Creative Writing and the Brain

brain imaging activity NIH 2
These pictures show magnetic imaging impressions of brain activity. These reflect responses to specific visual stimuli. On the left, the subject was looking at faces. On the right the subject was looking at houses. The MRI frames were provided by the National Institutes of Health.

Just about everyone agrees that writing is an essential skill.  Even the most frugal educators include at least some writing instruction in their curriculum.  What modern science is teaching us is that writing is not only a skill; it is also important in brain development.

Neurologists, with the aid of imaging technology, have been able to pinpoint the areas of the brain that are activated during specific creative activity. This applies not only to writing, but also to music, drawing and even “brainstorming”, which is preparatory to creative work.

During  creative writing activity, the right and left hemispheres of the brain interact with each other.  Although creativity is considered to be  ‘right brain’ centered, it seems that to complete the creative act, the left brain has to kick in.  This phenomenon was observed not only during the writing phase, but also during the period preparatory to writing, when ‘brainstorming’ takes place.  Visualizing, imagining material to be written, precipitates  coordination of different parts of the brain.

A study from the University of Greifswald, Germany looked at brain function in experienced writers.  The individuals in this group had highly developed writing skills.  The brain images of the writers showed increased prefrontal and basal ganglia activation. Also noted in the images was an increased development in the right cuneus, which is involved in reading processes.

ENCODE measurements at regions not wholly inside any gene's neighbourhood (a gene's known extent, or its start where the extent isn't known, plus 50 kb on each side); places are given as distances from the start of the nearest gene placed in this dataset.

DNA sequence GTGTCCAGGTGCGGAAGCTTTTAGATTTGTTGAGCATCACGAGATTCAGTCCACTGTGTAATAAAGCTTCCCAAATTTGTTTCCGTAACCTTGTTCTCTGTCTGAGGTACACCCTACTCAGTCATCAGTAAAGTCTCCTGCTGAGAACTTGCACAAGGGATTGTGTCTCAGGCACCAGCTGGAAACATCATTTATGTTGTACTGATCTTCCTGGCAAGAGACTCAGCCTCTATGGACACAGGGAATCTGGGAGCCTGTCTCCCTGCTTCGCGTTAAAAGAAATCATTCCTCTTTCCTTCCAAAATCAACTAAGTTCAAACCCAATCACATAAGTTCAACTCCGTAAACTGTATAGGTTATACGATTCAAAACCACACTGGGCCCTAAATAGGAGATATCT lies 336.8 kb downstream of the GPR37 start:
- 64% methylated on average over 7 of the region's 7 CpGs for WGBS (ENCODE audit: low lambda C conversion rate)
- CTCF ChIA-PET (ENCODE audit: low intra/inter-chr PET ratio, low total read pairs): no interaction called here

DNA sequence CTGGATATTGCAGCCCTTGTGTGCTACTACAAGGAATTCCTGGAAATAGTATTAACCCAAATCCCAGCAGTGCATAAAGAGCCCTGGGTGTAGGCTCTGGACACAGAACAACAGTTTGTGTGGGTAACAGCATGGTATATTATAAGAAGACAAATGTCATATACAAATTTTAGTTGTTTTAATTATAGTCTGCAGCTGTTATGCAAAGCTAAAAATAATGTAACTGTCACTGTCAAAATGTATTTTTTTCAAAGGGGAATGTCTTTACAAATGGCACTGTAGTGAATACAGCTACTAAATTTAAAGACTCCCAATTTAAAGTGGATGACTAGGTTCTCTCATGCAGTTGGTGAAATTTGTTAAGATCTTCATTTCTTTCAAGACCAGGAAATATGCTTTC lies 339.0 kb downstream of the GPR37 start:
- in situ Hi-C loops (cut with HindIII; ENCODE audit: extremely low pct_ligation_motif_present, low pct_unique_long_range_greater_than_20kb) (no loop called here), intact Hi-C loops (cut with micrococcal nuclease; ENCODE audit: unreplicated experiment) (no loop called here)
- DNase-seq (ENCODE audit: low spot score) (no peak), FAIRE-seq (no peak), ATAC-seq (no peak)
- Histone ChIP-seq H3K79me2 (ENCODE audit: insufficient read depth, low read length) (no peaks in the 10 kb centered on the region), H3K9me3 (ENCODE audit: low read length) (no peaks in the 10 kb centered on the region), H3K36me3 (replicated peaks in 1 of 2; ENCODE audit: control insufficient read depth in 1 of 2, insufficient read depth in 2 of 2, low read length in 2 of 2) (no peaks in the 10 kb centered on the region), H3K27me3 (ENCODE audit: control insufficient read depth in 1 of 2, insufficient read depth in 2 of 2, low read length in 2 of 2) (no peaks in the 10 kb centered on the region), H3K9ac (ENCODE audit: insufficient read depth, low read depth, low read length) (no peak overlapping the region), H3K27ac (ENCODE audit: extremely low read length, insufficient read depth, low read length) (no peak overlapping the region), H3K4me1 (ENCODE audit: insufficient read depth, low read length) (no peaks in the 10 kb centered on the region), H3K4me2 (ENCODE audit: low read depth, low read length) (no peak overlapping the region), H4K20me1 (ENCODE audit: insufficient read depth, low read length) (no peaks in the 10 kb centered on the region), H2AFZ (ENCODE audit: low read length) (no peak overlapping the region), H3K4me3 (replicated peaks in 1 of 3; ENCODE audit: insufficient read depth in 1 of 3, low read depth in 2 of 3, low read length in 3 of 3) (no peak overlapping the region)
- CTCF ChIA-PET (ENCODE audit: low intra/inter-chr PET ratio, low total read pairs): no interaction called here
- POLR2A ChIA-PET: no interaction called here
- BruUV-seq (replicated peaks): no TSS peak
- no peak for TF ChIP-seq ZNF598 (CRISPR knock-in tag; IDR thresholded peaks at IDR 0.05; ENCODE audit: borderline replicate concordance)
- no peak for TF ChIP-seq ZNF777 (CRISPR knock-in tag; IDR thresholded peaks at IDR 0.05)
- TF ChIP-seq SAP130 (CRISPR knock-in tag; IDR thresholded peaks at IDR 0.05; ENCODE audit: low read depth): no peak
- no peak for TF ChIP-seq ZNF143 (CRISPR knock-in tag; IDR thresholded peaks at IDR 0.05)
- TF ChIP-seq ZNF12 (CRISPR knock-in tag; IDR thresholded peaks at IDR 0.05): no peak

Another  study at the University of  Greifswald looked at the creative writing processes during various stages of the work.   The authors of the study noted changes  in brain activity as the work progressed.   In the planning, or brainstorming phase, “cognitive, linguistic, and creative brain functions mainly represented in a parieto-frontal-temporal network” were activated.  During the actual writing phase,  “motor and visual brain areas for handwriting and additionally, cognitive and linguistic areas” were activated.   The authors of the second Greifswald study were careful to distinguish between groups that engaged in creative writing  and those that merely copied material.  The verbal association and integration patterns evident in the creative writing group were not evident in the brain images of the copiers.

Traditionally, creative writing has been part of many school programs because basic writing skills are important and creative writing is considered to be a nice extra curricular activity.  Perhaps it is time to reexamine the importance placed on writing and other creative activities.  Science seems to show that brain development is enhanced by exposure to creative exercise, whether that exercise is in writing, music or art.  Each of these areas seems to activate different parts of the brain.   Educators–and that certainly includes parents–should consider the evidence and think about considering creative activity to be as essential as the established pillars of education: Reading, Writing and Arithmetic.

the three rs John_Chippendall_Montesquieu_Bellew
Master of one of the three Rs, John Chippendall Montesquieu Bellew. Here Mr. Bellew is giving a public reading. He enjoyed a reputation for being a great orator. Image derived from a cartoon, 1873. Copyright expired.